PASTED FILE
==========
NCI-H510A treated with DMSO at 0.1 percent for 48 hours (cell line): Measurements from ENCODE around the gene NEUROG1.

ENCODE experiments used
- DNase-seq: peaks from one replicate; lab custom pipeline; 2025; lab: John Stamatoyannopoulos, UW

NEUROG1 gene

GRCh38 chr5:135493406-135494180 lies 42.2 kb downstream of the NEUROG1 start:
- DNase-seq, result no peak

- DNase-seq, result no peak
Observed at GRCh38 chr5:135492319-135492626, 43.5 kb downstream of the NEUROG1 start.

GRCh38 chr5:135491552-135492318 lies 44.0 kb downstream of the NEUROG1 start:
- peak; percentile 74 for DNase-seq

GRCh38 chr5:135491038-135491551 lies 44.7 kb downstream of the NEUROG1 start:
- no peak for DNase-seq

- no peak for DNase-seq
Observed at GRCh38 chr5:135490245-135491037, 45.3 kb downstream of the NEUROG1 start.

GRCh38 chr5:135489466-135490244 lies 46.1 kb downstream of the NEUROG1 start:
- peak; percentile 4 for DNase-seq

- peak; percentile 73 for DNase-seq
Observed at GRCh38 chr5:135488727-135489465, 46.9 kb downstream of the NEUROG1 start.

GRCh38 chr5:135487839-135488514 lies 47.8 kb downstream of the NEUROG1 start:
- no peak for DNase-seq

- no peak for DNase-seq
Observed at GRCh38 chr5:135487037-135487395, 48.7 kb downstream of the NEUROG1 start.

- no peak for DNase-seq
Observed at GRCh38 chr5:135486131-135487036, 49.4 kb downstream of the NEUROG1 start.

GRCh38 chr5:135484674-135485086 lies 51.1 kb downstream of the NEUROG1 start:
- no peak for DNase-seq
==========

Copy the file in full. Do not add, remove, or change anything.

NCI-H510A treated with DMSO at 0.1 percent for 48 hours (cell line): Measurements from ENCODE around the gene NEUROG1.

ENCODE experiments used
- DNase-seq: peaks from one replicate; lab custom pipeline; 2025; lab: John Stamatoyannopoulos, UW

NEUROG1 gene

GRCh38 chr5:135493406-135494180 lies 42.2 kb downstream of the NEUROG1 start:
- DNase-seq, result no peak

- DNase-seq, result no peak
Observed at GRCh38 chr5:135492319-135492626, 43.5 kb downstream of the NEUROG1 start.

GRCh38 chr5:135491552-135492318 lies 44.0 kb downstream of the NEUROG1 start:
- peak; percentile 74 for DNase-seq

GRCh38 chr5:135491038-135491551 lies 44.7 kb downstream of the NEUROG1 start:
- no peak for DNase-seq

- no peak for DNase-seq
Observed at GRCh38 chr5:135490245-135491037, 45.3 kb downstream of the NEUROG1 start.

GRCh38 chr5:135489466-135490244 lies 46.1 kb downstream of the NEUROG1 start:
- peak; percentile 4 for DNase-seq

- peak; percentile 73 for DNase-seq
Observed at GRCh38 chr5:135488727-135489465, 46.9 kb downstream of the NEUROG1 start.

GRCh38 chr5:135487839-135488514 lies 47.8 kb downstream of the NEUROG1 start:
- no peak for DNase-seq

- no peak for DNase-seq
Observed at GRCh38 chr5:135487037-135487395, 48.7 kb downstream of the NEUROG1 start.

- no peak for DNase-seq
Observed at GRCh38 chr5:135486131-135487036, 49.4 kb downstream of the NEUROG1 start.

GRCh38 chr5:135484674-135485086 lies 51.1 kb downstream of the NEUROG1 start:
- no peak for DNase-seq